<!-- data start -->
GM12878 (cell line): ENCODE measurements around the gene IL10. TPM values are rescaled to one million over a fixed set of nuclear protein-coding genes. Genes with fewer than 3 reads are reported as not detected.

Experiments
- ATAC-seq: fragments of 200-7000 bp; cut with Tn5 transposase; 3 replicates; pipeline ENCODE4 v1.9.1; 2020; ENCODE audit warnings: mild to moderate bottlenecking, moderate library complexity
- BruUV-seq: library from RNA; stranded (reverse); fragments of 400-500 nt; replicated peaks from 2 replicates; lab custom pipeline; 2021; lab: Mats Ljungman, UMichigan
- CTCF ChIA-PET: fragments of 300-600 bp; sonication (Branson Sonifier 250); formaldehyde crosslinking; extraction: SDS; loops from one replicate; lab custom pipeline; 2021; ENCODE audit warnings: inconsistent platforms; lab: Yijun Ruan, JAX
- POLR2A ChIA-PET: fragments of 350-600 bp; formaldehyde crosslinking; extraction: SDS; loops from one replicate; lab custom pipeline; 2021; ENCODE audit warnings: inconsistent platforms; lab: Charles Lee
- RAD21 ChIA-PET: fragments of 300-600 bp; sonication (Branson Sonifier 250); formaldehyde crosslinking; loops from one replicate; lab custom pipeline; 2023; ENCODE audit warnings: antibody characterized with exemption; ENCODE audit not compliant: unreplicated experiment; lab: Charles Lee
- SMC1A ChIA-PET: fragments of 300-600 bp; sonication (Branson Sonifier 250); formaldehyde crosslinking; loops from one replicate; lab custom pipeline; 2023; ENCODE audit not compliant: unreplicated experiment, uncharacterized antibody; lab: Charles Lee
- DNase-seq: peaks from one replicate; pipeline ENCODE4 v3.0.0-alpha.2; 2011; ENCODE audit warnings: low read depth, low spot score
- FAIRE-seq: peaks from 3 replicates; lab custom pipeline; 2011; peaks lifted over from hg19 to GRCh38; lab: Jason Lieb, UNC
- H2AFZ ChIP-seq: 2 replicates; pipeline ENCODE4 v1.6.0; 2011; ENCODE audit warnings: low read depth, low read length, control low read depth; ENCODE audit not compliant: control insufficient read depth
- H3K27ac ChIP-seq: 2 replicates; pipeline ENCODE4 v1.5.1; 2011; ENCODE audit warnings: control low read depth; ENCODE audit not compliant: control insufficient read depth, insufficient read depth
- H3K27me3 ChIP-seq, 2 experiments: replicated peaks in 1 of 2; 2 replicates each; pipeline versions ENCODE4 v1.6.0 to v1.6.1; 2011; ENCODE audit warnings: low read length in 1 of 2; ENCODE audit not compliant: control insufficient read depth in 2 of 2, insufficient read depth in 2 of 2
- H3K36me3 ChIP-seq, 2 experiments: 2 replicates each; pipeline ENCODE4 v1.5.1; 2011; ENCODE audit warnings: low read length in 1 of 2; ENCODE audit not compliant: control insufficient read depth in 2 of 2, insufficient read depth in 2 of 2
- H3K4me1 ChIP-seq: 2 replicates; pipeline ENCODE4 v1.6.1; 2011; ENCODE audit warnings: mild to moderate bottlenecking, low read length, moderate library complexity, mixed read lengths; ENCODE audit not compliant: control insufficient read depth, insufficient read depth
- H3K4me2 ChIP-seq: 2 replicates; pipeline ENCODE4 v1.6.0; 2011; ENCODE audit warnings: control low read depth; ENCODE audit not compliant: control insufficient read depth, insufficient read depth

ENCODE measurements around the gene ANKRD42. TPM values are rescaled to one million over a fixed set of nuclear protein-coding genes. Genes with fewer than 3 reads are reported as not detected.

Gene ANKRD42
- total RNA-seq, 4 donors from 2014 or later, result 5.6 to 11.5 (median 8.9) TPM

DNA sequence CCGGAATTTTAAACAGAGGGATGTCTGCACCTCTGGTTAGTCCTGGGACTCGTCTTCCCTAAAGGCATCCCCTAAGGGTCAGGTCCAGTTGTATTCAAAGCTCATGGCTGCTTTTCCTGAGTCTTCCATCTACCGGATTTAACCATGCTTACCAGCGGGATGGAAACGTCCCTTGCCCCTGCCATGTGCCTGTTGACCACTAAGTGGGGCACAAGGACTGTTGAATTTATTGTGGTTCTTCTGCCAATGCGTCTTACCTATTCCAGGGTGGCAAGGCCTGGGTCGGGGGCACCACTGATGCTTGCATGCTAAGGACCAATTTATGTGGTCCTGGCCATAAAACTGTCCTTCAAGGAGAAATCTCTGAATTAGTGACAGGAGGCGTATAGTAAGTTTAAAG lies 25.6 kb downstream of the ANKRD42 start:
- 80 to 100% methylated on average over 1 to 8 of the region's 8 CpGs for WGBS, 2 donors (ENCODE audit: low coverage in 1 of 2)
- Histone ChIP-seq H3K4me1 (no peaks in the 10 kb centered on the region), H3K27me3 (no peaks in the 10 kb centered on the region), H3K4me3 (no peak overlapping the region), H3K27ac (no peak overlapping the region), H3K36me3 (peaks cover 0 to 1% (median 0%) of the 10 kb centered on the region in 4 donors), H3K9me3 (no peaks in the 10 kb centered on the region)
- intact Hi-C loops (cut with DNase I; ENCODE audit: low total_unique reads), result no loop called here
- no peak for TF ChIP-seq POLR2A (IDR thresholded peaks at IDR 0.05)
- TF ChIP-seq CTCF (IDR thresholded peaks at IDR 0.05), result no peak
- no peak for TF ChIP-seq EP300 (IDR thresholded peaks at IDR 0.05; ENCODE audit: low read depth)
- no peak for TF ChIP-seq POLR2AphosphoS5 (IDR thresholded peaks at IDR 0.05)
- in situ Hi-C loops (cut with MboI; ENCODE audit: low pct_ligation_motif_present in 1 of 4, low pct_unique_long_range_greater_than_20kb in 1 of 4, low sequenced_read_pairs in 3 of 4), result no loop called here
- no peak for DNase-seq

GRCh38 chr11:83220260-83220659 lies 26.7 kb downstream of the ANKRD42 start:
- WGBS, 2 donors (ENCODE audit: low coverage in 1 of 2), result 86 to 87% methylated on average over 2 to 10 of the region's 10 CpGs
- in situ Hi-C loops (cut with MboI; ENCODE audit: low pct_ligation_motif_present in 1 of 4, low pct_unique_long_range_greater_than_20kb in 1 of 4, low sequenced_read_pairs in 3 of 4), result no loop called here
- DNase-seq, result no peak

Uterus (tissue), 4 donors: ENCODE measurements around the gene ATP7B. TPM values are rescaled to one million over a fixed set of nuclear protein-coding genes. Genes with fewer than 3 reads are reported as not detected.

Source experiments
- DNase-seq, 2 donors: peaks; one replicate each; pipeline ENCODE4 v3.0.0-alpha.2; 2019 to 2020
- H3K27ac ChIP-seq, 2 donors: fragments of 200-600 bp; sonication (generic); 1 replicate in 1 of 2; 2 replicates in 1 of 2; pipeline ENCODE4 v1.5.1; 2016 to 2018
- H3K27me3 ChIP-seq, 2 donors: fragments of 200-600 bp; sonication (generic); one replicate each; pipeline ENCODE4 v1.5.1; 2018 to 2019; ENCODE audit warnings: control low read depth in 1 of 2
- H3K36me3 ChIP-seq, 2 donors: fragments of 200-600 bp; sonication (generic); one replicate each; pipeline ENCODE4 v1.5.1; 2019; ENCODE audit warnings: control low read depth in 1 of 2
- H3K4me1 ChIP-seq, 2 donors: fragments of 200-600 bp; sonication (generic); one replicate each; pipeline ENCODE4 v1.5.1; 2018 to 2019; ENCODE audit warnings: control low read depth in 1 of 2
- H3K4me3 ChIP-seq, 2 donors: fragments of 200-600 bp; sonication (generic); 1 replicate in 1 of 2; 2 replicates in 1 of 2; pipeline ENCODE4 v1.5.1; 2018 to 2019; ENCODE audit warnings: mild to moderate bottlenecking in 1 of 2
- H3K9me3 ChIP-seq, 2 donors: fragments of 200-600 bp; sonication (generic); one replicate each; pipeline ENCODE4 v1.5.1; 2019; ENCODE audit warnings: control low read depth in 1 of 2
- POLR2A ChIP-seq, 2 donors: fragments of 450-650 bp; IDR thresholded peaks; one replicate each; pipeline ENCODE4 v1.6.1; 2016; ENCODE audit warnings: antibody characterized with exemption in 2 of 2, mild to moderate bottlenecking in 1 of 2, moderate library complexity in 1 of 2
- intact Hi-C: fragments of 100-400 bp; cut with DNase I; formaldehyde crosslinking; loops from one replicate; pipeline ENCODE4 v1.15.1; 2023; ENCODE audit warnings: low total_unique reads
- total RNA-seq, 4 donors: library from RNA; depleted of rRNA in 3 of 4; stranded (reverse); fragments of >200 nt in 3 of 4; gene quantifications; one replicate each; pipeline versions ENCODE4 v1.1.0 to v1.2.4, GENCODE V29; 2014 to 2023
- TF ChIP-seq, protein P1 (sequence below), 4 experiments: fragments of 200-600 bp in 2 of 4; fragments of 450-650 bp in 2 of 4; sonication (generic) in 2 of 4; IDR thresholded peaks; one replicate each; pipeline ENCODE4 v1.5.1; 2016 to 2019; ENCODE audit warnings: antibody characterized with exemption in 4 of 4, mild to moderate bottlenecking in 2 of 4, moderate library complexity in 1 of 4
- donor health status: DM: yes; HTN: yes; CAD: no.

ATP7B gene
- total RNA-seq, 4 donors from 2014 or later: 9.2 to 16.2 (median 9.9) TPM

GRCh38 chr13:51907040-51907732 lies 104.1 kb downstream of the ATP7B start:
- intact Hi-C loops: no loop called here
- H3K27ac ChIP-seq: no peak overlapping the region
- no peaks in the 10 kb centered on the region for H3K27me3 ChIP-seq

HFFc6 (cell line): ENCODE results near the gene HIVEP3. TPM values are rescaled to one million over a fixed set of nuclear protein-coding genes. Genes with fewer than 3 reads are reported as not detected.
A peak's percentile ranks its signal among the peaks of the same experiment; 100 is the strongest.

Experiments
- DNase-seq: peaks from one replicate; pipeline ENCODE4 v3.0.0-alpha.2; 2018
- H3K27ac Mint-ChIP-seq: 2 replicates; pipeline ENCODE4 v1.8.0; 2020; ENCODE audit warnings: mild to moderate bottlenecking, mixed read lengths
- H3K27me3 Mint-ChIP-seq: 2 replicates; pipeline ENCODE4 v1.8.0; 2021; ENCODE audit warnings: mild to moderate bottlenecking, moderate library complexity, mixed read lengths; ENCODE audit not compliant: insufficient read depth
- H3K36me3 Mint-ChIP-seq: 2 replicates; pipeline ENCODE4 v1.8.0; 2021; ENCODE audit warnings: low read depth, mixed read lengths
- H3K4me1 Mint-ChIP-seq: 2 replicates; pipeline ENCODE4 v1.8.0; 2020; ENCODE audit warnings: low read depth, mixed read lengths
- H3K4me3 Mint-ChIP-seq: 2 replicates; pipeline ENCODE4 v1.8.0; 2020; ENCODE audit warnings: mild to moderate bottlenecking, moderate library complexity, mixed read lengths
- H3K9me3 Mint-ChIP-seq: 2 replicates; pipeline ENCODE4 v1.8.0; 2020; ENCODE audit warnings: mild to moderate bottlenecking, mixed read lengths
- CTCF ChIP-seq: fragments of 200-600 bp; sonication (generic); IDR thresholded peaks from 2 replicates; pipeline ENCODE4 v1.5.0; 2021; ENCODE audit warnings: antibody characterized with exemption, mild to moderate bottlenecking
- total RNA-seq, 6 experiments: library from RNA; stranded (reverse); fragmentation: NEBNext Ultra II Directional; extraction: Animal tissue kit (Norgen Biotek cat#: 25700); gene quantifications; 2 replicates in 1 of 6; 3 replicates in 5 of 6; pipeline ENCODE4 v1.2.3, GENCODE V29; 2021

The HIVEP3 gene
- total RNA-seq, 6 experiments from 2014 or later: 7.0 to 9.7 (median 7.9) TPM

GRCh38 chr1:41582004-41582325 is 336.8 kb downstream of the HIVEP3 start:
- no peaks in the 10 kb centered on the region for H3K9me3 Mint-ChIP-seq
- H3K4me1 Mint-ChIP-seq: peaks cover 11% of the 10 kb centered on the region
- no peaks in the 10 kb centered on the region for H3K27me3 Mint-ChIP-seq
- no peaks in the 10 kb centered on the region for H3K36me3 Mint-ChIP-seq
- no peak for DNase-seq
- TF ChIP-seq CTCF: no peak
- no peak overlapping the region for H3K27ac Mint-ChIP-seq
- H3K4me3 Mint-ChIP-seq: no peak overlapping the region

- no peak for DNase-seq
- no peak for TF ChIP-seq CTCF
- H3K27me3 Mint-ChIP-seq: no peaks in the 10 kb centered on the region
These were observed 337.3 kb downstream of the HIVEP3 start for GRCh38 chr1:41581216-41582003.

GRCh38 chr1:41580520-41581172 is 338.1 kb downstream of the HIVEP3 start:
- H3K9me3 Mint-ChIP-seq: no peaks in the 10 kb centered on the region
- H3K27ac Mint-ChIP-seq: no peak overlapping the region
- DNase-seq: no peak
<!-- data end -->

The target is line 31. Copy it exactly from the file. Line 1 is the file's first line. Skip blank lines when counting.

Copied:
- WGBS, 2 donors (ENCODE audit: low coverage in 1 of 2), result 86 to 87% methylated on average over 2 to 10 of the region's 10 CpGs